Mpuh Fish- Steamed spicy fish in plantain flour paste, consisting of red bell pepper, onions, palm oil, and African spices.
This is one recipe, that I kept getting request after request -I just couldn’t hide from it. The truth is I have never made this until now. I only got an opportunity to try it out during a recent trip to my hometown. So I had to do some poking around and it was not easy.
Most traditional African dishes are hard to find on the Internet or cooking books, especially one that is frequently made by a small group of people or Tribe. So I had to seek out some help from a very dear friend of mine – Rachel, one of the best cooks I know. Unfortunately for me, she lives in another State. Sigh! Yes, disappointing to me because I don’t get to put my feet up very often when I visit friends and family – with her I get to do it.
When I gave birth to my son (sous chef) she came to visit and by the time she left my fridge was stocked with meals- not just a bowl or something, it was enough to feed an army for a month. You name it; she can whip it up- from everyday American meals to traditional African meals. She is my life Saver!!! And I am so honored to call her a friend. Rachel I appreciate you!!!
Ok, let’s get down to business, although this might seem like a time-consuming meal. It is however quite easy if you have your plantain flour ready. Then the rest is easy breezy.
Mbuh fish is a traditional plantain flour (mpuh) meal that is consumed in Cameroon, particularly in the South West Region of the Country. Nothing is more comforting like a meal you grew up eating when homesickness kicks in.
The basic spices are country onions, African nutmeg, and Njansa, hot pepper, salt and red oil. Palm oil is used to give it color; I threw in some red bell pepper and onion as well for extra flavor. This is just my on special touch to this meal. If you don’t have the traditional African condiments, you can use granulated garlic, ginger to spice things up.
All you need to do is blend all the spices in the food processor, blender or coffee grinder, add to the flour, mix, wrap and cook.
You can use any fish, you like for this, and I tried it with mackerel, red snapper and catfish and all worked fine. Be sure to salt the fish before placing in the plantain mixture.
By the way, use foil paper, parchment paper if you do not have plantain leaves or place in plantain leaves first and then completely wrap in foil paper, if you are not using a steamer. Or you can put in a an oven safe container, cover with foil and steam cook.
For homemade plantain flour check out this recipe here
Watch How To Make It
- 2-3 pounds fish steaks
- 2 tablespoons Njangsa spice
- 1 country onion spice
- 1 African nutmeg ehuru spice
- 1/3 green pepper
- ½ medium onions
- 2-3 tablespoons palm oil
- 1 tablespoon/1 large cube Bouillon powder or Maggi powder
- 1 habanero pepper adjust to taste.
- 2 cups or more water
- If using catfish ,pour hot water over the fish in the sink, let it sit for a minute, then rinse and clean the fish (this removes all the sliminess of the fish). Skip this if you using any other white fish. Set aside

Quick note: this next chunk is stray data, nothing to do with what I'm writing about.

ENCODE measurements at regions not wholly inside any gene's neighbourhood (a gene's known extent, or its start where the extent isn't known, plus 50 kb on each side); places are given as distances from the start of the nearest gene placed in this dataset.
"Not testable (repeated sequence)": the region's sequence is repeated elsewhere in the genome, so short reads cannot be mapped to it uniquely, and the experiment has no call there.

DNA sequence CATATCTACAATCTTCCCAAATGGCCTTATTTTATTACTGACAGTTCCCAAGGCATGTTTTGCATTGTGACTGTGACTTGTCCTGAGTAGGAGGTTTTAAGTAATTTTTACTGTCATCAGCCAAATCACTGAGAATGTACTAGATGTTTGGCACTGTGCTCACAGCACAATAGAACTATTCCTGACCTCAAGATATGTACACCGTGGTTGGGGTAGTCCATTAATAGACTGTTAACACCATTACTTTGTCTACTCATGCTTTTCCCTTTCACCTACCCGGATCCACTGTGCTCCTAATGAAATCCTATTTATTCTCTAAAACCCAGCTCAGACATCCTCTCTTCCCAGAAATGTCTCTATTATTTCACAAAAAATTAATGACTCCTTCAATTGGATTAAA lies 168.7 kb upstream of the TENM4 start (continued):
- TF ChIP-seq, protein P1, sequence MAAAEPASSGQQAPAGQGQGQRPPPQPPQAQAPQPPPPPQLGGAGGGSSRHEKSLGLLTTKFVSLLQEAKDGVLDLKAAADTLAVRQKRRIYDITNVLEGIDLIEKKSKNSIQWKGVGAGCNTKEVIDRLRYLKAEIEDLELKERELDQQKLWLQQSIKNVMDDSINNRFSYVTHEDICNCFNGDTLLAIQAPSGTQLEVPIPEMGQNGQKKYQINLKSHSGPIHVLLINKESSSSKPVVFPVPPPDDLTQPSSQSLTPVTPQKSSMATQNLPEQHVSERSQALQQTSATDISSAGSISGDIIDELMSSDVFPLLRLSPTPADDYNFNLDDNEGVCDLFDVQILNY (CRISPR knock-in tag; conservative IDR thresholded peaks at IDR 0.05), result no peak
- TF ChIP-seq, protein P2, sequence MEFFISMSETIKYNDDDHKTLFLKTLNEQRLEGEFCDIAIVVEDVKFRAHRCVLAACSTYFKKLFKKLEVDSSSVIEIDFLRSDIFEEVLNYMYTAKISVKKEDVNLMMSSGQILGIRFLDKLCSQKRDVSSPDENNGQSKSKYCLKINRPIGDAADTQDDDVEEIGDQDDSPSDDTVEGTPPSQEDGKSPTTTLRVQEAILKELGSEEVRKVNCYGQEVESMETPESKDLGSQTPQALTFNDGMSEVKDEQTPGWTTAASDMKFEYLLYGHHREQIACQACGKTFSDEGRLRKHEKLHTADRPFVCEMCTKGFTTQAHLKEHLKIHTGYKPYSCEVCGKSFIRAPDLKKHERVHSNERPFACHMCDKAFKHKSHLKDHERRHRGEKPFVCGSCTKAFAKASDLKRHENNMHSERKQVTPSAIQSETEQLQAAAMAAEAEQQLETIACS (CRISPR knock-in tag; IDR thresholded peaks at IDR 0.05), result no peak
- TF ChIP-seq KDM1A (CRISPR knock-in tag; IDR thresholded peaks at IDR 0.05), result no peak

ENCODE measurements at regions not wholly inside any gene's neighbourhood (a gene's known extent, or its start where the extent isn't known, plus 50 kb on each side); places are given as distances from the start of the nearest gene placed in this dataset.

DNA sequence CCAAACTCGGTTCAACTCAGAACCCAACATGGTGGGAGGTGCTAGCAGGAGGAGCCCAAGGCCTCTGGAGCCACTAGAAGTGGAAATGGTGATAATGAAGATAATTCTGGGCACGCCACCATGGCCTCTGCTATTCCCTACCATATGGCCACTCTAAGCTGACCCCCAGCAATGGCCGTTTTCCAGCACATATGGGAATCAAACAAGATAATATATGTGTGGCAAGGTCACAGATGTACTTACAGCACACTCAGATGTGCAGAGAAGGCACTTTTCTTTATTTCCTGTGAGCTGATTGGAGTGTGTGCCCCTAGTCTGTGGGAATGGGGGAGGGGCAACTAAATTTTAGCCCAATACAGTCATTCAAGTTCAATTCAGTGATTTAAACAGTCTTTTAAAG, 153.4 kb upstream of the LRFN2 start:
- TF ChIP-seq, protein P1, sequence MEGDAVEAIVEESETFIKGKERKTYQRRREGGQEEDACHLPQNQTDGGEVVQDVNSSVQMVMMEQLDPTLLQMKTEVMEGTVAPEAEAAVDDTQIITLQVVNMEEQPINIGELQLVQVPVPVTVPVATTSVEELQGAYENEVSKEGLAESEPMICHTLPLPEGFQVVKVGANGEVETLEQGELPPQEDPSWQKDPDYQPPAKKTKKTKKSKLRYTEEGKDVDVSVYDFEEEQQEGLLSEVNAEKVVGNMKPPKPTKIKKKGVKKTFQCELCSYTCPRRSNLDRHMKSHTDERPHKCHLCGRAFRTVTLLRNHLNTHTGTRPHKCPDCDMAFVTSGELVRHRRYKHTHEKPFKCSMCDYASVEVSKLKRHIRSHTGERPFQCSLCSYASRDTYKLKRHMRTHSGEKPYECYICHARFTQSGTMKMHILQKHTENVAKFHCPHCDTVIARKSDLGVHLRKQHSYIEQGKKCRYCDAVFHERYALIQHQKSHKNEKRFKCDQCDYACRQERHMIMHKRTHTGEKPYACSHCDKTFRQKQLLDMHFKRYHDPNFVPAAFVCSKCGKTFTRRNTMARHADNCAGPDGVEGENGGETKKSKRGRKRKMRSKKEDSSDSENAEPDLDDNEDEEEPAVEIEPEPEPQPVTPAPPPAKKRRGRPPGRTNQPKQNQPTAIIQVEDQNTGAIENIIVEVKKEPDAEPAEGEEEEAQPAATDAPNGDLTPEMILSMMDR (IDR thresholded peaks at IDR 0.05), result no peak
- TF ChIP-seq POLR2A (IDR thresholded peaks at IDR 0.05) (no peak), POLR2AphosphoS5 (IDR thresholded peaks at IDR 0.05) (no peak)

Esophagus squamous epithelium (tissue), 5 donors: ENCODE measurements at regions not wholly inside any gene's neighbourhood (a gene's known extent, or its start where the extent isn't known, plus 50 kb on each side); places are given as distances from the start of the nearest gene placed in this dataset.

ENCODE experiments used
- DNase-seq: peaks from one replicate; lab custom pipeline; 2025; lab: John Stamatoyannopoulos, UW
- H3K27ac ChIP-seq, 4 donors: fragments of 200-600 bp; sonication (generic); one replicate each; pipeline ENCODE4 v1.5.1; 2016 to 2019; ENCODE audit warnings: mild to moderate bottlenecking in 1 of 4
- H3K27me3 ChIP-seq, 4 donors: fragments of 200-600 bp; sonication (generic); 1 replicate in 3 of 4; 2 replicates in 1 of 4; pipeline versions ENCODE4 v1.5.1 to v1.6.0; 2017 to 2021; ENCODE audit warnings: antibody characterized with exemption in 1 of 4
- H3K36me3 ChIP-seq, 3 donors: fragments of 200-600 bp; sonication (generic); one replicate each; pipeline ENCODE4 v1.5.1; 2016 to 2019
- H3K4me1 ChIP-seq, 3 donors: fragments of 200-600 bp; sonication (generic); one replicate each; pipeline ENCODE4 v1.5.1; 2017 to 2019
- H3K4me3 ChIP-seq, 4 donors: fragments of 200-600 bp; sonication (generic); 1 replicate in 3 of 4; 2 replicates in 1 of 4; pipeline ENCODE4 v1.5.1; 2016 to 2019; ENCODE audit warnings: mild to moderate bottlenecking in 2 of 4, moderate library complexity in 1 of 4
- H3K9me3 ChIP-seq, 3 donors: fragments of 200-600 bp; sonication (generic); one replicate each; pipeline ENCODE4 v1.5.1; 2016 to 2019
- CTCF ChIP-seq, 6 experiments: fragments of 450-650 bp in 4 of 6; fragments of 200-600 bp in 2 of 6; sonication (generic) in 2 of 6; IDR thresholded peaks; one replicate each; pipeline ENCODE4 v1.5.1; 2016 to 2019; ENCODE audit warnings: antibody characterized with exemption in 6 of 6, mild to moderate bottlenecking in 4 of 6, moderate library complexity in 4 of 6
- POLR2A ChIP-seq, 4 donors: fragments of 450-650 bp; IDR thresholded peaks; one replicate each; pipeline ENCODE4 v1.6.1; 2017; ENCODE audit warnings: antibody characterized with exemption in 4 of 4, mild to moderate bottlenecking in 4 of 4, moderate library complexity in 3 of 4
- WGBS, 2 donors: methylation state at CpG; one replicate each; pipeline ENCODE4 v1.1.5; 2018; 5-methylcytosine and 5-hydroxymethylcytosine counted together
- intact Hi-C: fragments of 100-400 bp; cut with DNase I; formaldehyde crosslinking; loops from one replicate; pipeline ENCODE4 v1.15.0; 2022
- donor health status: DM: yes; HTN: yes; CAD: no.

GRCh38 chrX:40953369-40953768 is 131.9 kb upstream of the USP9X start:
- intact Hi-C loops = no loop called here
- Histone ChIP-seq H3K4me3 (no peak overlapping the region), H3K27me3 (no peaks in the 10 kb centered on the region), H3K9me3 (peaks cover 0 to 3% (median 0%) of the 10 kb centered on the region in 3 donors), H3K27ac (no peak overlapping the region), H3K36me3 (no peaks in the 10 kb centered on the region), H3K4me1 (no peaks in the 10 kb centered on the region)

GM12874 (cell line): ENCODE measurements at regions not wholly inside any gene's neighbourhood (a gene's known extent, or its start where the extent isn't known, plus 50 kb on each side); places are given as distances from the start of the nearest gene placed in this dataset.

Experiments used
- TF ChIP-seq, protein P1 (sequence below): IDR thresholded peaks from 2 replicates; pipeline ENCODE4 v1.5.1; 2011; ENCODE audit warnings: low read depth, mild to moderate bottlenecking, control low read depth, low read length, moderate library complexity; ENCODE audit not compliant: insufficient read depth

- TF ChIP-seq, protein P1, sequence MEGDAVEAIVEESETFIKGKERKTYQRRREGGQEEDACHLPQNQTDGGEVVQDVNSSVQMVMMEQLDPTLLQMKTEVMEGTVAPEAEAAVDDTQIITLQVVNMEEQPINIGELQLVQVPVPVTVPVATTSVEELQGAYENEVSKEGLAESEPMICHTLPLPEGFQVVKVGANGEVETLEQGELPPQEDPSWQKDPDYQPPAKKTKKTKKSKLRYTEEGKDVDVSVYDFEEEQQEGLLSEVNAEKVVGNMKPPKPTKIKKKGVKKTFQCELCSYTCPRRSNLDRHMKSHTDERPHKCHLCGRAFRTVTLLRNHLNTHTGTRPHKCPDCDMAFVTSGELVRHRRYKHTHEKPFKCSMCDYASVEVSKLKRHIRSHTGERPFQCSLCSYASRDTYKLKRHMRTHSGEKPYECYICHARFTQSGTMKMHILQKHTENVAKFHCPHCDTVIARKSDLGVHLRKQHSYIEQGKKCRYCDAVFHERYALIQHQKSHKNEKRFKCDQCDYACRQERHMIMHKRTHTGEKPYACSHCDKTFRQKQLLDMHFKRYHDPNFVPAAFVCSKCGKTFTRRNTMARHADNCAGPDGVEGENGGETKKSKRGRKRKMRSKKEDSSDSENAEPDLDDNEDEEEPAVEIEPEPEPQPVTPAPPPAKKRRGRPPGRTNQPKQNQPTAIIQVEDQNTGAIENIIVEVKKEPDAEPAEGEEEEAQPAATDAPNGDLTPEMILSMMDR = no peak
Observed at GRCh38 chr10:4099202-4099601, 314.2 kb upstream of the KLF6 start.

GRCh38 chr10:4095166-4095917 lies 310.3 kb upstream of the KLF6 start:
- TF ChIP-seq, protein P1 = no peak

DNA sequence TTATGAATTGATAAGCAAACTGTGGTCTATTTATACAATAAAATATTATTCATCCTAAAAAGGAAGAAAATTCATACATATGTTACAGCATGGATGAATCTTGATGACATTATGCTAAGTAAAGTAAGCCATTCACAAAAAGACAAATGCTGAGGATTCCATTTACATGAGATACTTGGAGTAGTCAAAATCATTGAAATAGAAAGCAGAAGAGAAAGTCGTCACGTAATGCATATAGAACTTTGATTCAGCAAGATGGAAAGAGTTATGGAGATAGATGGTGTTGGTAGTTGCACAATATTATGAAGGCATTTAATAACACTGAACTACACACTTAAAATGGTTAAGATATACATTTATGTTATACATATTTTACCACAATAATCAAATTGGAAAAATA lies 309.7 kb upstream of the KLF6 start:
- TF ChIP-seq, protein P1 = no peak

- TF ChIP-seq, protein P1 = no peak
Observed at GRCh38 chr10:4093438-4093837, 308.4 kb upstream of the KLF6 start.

- Using a food processor or blender, blend onions, bell pepper spices and pepper, until puree. You may use about ¼ cup or more water.
- In a bowl combine the mixture with plantain flour, bouillon powder, Palm oil and water. Mixture should be more like pancake barter.
- Finally add the fish and coat in mixture
- Cut the banana leaves into rectangles, remove any ugly edges, submerge them in water to clean and drain pat- dry. Use saran wrap if banana leaves are not available
- The leaves must be heated and wilted over an open high flame to make them flexible.
- Then, cut the aluminum into large squares/ rectangles and place a piece of the leaf / saran wrap on it. Repeat the process and set them aside
- Place one to two pieces of fish in on the leaf with enough plantain mixture
- Then quickly fold aluminum over it, and press sides into a rectangle shape making sure to press inwards so none of the Koki runs out.
- Then fold the sides in to seal twice. Repeat the process and set them
- Place the mbuh in the pot and steam.
- I usually Line the bottom of a large saucepan or Dutch oven a small rack or just use foil paper. The mpuh should barely come in contact with the water so they don’t get soggy.
- Cook for about an hour and remove let it cool then serve warm
Tips & Notes:
- If you don’t have the traditional African condiments, you can use granulated garlic, ginger to spice things up.
- You can use any fish, you like for this, and I tried it with mackerel, red snapper and catfish and all worked fine. Be sure to salt the fish before placing in the plantain mixture.
- You can use foil paper, parchment paper if you do not have plantain leaves or place in plantain leaves first and then completely wrap in foil paper, if you are not using a steamer
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